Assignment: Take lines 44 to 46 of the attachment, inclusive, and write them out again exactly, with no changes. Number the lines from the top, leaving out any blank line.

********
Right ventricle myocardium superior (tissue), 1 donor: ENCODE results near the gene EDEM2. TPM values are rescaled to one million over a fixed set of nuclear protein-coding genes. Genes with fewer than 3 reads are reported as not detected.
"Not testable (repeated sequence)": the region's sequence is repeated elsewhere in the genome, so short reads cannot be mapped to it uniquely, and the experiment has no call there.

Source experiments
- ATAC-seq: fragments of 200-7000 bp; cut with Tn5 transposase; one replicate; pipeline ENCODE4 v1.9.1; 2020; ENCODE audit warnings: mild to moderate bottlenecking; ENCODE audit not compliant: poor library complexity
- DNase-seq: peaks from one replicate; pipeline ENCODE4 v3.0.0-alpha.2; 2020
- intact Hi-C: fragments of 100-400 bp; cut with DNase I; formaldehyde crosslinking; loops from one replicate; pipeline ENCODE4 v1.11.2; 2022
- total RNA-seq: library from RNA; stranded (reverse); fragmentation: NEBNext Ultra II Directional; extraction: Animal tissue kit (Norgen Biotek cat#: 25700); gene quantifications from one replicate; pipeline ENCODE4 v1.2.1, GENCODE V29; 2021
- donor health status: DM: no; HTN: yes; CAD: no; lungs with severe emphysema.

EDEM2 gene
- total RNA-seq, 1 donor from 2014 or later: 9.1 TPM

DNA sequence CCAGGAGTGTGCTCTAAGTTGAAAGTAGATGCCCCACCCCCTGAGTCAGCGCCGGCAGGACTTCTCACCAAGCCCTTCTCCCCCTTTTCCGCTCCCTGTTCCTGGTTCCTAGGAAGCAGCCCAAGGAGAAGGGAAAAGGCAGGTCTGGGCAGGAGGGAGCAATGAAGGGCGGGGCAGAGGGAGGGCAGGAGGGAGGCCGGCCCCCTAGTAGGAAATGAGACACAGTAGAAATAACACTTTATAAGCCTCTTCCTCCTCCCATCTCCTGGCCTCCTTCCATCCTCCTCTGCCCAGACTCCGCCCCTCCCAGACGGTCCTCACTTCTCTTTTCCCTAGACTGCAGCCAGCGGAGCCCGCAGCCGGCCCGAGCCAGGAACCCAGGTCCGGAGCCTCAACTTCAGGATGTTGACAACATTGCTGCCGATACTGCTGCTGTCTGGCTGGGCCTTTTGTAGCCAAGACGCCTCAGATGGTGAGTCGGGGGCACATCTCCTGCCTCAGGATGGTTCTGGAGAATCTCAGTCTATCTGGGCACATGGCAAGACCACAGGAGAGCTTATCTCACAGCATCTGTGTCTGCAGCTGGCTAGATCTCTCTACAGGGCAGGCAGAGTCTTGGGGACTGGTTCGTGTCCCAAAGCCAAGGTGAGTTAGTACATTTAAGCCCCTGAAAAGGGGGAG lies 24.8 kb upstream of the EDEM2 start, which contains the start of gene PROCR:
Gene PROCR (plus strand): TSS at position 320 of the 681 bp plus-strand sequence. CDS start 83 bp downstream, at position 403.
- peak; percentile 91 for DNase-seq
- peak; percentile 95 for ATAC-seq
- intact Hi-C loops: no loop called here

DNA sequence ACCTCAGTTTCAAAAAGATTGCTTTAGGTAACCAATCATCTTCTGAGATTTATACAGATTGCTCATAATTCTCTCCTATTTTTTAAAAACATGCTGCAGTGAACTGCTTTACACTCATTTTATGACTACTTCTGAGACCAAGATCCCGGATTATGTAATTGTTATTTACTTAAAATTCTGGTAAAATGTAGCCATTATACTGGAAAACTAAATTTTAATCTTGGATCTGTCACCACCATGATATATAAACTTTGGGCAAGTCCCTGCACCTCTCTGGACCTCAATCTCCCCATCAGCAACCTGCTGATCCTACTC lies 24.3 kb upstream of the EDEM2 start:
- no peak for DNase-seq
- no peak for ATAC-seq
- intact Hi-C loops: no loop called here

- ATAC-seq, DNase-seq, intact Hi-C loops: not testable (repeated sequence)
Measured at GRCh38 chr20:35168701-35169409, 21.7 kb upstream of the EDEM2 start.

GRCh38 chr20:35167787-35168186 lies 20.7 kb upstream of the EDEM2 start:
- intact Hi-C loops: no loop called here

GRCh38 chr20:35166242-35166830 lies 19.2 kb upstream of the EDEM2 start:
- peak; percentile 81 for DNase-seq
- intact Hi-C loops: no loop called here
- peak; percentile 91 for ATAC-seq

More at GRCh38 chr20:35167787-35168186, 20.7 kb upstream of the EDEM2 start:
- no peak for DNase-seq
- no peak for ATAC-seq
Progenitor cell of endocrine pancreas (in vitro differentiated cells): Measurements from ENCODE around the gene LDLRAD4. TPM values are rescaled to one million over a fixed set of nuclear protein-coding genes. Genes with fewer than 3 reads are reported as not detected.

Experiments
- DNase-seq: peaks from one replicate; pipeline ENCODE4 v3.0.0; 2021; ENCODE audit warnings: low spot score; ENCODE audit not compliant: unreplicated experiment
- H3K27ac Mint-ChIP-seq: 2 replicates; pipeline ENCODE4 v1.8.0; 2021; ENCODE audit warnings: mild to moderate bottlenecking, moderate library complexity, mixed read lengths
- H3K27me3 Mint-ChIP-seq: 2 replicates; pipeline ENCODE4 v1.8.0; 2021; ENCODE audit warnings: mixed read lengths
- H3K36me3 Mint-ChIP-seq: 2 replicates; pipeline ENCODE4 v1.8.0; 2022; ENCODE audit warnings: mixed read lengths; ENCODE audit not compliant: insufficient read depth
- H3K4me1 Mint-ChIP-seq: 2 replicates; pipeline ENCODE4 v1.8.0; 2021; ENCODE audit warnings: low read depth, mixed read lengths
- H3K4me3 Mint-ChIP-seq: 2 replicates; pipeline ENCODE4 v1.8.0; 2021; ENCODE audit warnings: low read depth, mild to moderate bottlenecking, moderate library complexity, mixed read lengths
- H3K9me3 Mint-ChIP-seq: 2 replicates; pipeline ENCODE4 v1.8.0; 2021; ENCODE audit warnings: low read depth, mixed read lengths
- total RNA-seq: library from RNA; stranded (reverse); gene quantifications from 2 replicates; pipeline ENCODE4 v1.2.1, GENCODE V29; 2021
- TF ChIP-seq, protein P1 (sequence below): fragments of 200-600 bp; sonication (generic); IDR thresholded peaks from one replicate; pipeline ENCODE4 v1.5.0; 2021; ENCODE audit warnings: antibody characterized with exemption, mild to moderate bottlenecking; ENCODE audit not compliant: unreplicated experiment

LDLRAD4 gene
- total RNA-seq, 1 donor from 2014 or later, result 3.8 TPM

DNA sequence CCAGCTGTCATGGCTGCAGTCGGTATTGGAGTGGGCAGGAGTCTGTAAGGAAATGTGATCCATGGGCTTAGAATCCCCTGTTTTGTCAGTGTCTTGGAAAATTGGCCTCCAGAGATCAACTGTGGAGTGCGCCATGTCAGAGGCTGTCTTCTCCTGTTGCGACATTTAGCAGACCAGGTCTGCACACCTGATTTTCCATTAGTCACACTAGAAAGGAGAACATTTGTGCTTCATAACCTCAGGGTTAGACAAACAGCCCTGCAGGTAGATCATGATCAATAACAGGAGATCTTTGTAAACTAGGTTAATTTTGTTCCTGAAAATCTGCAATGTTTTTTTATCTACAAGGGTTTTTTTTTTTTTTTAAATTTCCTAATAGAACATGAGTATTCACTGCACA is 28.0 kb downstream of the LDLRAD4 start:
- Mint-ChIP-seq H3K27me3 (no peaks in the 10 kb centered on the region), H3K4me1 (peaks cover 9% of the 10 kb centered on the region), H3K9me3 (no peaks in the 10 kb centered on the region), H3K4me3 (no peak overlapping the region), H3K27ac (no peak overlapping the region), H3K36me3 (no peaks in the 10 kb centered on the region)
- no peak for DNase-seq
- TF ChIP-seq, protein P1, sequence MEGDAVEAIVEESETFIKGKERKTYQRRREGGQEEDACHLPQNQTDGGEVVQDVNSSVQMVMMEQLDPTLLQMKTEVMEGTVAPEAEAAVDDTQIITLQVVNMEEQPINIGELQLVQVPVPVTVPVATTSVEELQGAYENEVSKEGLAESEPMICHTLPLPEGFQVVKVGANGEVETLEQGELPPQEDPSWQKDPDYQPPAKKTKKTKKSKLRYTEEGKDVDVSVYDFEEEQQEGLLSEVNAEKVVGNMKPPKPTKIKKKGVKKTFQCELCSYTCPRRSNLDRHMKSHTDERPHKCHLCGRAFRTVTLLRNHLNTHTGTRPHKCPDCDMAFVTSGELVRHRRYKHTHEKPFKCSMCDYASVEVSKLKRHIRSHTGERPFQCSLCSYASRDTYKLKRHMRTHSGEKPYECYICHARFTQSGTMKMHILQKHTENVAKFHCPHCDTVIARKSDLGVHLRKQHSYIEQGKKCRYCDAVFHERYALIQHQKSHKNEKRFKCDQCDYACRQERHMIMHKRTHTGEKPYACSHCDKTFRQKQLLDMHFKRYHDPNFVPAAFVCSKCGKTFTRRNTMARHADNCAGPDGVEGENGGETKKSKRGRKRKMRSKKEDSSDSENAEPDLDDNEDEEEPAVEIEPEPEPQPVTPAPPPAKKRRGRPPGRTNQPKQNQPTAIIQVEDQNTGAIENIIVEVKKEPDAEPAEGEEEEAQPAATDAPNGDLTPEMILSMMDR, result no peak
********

DNA sequence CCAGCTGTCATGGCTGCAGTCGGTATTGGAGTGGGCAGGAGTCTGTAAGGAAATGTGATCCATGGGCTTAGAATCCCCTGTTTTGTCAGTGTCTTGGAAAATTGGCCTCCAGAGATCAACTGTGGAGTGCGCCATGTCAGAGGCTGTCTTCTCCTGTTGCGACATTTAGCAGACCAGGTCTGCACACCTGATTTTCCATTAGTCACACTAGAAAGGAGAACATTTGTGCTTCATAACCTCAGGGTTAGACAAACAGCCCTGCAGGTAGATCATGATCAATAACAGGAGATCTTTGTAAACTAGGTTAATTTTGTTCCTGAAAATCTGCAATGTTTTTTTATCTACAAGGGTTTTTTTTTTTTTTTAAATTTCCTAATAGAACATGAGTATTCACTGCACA is 28.0 kb downstream of the LDLRAD4 start:
- Mint-ChIP-seq H3K27me3 (no peaks in the 10 kb centered on the region), H3K4me1 (peaks cover 9% of the 10 kb centered on the region), H3K9me3 (no peaks in the 10 kb centered on the region), H3K4me3 (no peak overlapping the region), H3K27ac (no peak overlapping the region), H3K36me3 (no peaks in the 10 kb centered on the region)
- no peak for DNase-seq